James Hamilton Windrim established an illustrious firm which would provide a public style for many of Philadelphia's civic, governmental, and commercial properties; through his son John Torrey Windrim
the firm would continue to exert an influence on the style of public architecture well into the twentieth century. Windrim was born in Philadelphia to James and Catherine Windrim. His early education came from Locust Street Public School, but he transferred to Girard College in 1850 and graduated with its first class in 1856. Following graduation, John W. Torrey, for whom Windrim would name his son, arranged for the young man to enter the firm of Scottish-born John Notman
, designer of the building for The Athenaeum of Philadelphia. However, ill health forced Windrim to leave the Notman firm and remove himself to the healthier climate of West Chester, where he would continue his apprenticeship in building by working for carpenter Thomas Bateman. When he returned to Philadelphia, Windrim resumed his connection to John Notman and served as draftsman for stonemason Archibald Catanach, who was the builder of Notman's Holy Trinity Church on Rittenhouse Square. There followed a series of fortuitous projects which allowed Windrim to gain both design and construction experience, culminating in his employment by the Pennsylvania Railroad on the construction of Union Depot in Pittsburgh. When he returned to Philadelphia in 1867, Windrim opened his own architectural office at 129 South 7th Street and entered the Masonic Temple competition. By winning this competition at age 27, he launched his public building career, and his fortunes in Philadelphia were made. He followed the Masonic Temple building in 1872 with the design for the Academy of Natural Sciences Building in Philadelphia.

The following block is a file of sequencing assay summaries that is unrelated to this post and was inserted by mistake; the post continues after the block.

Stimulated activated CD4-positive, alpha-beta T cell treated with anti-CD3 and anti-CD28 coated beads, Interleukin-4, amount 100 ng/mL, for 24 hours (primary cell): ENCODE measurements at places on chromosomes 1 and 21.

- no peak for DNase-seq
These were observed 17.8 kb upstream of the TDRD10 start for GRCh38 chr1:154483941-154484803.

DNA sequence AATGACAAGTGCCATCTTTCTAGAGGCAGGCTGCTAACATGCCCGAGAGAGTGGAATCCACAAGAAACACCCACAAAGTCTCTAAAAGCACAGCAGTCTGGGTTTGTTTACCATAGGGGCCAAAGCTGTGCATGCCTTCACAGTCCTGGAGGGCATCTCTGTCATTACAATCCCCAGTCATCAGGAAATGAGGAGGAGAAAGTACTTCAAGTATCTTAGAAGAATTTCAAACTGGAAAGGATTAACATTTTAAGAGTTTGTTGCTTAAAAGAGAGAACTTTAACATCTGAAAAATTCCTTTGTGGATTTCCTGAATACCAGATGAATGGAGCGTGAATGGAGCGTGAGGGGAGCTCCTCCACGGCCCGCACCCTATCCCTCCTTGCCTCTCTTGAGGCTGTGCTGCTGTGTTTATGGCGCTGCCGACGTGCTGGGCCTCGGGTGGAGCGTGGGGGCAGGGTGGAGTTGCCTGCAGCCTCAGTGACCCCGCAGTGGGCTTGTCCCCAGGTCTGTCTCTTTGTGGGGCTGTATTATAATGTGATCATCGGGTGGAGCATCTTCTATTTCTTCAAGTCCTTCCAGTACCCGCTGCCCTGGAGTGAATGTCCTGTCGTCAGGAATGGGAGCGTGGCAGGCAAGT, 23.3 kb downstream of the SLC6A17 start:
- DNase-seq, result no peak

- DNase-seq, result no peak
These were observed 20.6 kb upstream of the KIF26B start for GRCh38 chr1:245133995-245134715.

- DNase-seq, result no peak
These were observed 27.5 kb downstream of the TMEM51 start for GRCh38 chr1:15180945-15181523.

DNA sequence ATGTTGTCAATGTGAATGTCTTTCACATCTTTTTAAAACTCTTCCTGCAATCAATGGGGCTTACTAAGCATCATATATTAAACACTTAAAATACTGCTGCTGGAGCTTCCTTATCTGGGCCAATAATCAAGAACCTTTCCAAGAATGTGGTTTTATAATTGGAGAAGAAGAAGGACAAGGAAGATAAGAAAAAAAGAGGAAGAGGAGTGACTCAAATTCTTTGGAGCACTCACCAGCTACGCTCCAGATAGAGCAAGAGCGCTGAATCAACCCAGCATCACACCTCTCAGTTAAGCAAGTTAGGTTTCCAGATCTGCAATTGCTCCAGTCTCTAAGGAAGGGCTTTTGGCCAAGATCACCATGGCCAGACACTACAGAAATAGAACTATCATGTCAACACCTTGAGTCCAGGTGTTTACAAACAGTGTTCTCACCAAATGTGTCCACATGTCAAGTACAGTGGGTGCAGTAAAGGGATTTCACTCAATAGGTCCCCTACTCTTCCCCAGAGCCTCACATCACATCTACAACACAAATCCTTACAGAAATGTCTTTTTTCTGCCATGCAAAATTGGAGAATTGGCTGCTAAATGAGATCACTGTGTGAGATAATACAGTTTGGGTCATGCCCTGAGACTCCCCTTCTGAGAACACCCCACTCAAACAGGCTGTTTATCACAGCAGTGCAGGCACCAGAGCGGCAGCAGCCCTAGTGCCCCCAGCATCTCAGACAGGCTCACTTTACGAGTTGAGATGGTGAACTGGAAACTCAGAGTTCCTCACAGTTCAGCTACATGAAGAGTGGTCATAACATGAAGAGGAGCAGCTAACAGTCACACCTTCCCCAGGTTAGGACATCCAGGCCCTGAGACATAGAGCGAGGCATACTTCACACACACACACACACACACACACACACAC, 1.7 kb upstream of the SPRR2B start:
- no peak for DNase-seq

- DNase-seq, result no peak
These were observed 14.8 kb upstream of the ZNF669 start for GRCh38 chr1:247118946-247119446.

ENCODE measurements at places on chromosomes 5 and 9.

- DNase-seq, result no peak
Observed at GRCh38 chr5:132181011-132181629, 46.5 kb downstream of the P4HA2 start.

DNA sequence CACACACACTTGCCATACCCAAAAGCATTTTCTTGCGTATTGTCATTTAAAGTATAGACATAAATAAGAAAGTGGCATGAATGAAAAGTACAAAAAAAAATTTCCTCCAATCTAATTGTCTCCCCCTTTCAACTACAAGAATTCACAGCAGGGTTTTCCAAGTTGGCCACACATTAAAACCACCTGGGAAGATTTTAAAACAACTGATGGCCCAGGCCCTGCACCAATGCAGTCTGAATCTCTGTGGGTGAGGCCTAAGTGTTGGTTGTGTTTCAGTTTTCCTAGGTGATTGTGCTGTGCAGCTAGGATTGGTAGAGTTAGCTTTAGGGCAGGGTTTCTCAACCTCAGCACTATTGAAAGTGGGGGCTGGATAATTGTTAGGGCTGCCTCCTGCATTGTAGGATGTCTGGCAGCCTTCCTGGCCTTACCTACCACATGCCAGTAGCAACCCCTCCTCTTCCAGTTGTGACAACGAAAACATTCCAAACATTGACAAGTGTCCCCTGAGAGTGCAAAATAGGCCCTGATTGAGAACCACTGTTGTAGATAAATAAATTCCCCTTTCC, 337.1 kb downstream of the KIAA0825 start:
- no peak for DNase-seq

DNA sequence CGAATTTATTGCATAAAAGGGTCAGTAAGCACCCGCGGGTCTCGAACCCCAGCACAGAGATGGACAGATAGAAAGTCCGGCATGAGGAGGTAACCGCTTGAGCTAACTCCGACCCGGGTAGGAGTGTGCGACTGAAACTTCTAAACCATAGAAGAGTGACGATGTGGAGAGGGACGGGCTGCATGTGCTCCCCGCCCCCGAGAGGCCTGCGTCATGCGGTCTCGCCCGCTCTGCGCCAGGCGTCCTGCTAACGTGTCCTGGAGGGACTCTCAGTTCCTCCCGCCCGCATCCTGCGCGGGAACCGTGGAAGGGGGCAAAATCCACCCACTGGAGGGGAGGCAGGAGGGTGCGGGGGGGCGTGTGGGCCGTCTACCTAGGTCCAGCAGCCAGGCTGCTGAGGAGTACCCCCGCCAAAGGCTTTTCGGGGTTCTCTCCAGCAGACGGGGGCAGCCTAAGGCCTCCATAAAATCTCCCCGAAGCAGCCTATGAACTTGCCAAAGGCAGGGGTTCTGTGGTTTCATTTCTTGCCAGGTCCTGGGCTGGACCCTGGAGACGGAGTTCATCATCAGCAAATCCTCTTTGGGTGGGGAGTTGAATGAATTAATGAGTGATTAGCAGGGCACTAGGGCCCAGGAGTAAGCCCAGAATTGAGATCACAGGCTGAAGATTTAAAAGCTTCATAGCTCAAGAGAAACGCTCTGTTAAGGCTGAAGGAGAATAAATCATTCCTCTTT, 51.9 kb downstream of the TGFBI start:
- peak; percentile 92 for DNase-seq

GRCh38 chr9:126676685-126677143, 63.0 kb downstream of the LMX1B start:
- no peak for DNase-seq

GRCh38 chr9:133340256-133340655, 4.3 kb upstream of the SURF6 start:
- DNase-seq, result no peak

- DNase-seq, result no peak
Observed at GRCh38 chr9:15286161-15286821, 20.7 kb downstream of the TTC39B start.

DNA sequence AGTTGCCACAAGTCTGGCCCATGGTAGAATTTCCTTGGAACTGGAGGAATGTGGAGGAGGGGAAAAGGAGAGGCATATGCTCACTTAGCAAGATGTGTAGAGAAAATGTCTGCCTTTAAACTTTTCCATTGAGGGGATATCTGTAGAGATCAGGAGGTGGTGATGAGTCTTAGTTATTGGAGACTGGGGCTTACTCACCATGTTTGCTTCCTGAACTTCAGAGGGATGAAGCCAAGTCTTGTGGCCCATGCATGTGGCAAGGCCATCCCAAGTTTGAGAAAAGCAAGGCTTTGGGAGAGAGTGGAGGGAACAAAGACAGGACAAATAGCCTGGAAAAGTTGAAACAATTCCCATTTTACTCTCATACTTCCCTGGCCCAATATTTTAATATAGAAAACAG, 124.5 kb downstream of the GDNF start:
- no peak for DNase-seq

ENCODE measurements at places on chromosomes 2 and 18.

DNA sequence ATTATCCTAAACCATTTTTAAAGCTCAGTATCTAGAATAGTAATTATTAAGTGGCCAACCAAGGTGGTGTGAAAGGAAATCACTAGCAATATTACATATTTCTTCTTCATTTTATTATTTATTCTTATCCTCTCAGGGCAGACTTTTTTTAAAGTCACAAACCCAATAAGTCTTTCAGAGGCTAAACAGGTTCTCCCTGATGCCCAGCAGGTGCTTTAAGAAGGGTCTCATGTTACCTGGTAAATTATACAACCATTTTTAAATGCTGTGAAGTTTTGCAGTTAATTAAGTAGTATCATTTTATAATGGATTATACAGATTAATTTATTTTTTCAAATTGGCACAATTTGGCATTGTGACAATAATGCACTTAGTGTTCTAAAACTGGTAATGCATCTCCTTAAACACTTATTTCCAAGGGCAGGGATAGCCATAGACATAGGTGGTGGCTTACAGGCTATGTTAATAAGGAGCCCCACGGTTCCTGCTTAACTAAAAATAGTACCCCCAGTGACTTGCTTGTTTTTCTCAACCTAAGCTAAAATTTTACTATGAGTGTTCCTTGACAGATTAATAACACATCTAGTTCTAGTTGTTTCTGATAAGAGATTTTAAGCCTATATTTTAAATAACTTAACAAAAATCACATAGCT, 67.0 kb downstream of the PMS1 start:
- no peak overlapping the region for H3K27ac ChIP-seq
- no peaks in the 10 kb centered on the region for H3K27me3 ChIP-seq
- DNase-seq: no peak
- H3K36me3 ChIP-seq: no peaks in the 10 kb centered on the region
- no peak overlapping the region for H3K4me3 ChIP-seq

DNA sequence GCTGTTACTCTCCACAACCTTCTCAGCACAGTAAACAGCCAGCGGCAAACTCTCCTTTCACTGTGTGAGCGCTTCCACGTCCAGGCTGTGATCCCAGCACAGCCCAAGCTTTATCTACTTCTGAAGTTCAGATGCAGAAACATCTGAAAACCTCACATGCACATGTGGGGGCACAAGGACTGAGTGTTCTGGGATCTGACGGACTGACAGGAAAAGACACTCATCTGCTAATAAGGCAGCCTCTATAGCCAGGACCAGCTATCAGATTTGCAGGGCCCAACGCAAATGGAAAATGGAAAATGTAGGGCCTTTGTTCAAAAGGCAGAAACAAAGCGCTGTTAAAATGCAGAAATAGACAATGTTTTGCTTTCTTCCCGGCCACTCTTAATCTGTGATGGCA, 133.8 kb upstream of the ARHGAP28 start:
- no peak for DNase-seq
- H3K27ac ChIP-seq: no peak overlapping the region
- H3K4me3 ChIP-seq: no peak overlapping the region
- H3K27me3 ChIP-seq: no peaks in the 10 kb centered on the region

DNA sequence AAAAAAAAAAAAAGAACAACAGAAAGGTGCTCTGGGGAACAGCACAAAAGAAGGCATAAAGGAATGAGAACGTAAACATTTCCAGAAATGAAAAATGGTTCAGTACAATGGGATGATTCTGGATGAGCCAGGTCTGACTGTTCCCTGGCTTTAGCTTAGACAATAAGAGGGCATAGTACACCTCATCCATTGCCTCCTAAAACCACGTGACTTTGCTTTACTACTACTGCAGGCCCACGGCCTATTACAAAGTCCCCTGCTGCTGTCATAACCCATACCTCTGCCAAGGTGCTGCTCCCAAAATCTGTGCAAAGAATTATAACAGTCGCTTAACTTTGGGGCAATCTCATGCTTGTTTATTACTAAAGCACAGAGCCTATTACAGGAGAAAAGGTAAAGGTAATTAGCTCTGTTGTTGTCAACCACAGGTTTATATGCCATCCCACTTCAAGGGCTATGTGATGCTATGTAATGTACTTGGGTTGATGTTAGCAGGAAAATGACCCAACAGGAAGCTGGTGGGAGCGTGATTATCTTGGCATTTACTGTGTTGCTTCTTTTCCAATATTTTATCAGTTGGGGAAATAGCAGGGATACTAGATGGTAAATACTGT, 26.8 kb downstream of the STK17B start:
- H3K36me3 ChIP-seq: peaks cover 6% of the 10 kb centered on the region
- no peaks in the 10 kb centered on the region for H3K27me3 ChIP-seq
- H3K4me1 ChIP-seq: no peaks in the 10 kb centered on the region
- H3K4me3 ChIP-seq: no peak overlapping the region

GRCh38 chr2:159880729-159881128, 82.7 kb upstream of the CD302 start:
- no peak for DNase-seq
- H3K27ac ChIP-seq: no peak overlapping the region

There ensued a number of important commissions which came to Windrim partially as a result of his Girard and Masonic connections. In 1871 the Board of City Trusts appointed Windrim the architect for the Girard Estate, and he subsequently designed a number of buildings for the Girard College campus and for various office properties owned by the Estate in Philadelphia. In 1889 Windrim was made Supervising Architect of the U. S. Treasury, a position which he held until 1891, when he returned to Philadelphia and was appointed Director of Public Works for the City by Mayor Stuart. In that position he remained until 1895, when he resumed private practice. By 1895, however, most of the operations of his firm had been assumed by his son, John T. Windrim, who succeeded him as architect for the Girard Estate and, through his influence, gained a number of municipal contracts.
As an architect specializing in public buildings, Windrim, of course, maintained his connections to important Philadelphia institutions. For Spring Garden Institute he served as chairman of the Committee on Art Schools (1881-82) and as chairman of the Committee on Schools of Design and Drawing (1883-84). In that year he also contributed a prize to be given for Spring Garden's architectural drawing competition. Active in the profession as well, Windrim served as president of the Philadelphia Chapter of the AIA from 1879 to 1886.